Pestis, pestilentia), in medicine, a term given to any epidemic disease causing a great mortality, and used in this sense by Galen and the a ncient medical writers, but now confined to a special disease, otherwise called Oriental, Levantine, or Bubonic Plague, which may be shortly defined a specific infectious fever, one variety being characterized by buboes (glandular swellings) and carbuncles.
It appeared in Gaul in 546, where it is described by Gregory of Tours with the same symptoms as lues inguinaria (from the frequent seat of buboes in the groin).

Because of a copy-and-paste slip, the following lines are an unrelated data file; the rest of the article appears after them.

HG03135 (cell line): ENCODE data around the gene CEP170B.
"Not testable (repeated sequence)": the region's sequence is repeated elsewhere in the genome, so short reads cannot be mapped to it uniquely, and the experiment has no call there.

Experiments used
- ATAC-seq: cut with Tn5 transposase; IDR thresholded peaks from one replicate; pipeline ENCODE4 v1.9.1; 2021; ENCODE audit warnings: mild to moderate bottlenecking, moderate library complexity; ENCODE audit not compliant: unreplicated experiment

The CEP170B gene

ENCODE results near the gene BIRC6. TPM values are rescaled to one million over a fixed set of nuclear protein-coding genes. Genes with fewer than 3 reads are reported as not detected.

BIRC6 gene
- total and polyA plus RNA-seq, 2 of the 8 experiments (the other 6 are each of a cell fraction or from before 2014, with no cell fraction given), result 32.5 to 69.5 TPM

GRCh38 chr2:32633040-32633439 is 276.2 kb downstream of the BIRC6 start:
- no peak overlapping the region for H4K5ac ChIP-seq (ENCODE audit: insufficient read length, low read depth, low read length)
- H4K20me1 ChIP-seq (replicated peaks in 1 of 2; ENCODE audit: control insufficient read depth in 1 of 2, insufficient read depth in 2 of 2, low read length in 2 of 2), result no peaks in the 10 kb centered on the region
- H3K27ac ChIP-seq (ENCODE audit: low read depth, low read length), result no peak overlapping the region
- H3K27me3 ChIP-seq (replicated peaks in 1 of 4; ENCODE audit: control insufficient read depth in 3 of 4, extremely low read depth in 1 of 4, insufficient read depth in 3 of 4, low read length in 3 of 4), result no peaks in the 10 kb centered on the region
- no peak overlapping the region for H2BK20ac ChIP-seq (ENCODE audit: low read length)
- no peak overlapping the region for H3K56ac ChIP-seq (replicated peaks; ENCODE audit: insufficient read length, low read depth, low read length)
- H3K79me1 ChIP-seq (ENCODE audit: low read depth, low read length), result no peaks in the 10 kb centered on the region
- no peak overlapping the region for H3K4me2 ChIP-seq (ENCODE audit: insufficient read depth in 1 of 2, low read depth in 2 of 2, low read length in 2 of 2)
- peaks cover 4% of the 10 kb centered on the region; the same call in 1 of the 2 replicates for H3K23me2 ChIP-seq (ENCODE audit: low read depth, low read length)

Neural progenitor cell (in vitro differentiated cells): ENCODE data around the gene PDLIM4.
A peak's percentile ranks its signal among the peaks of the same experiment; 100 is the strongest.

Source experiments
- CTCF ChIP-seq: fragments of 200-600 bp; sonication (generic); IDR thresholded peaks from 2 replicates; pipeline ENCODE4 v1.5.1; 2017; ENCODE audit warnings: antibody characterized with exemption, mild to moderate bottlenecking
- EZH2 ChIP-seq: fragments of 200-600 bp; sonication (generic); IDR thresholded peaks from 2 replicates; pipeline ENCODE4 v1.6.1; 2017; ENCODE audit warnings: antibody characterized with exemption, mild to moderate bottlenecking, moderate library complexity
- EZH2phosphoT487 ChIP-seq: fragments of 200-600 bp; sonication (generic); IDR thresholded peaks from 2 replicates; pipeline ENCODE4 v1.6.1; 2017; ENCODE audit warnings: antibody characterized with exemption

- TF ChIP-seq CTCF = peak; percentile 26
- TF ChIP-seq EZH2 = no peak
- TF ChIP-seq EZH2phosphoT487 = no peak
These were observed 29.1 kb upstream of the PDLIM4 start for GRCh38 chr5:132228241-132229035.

In the second of these, which occurred in the Ahmedabad district of the Bombay Presidency in 1683-89, buboes ale distinctly described.
It is found in the buboes in ordinary cases, in the blood in the so-called " septicaemic " cases, and in the sputum of pneumonic cases.
The Bombay Plague Research Committee, whose experience is unequalled, say: " In a number of instances points of inoculation were found on the extremities of patients, from which plague cultures were obtained, and in these cases buboes were found above the point of inoculation.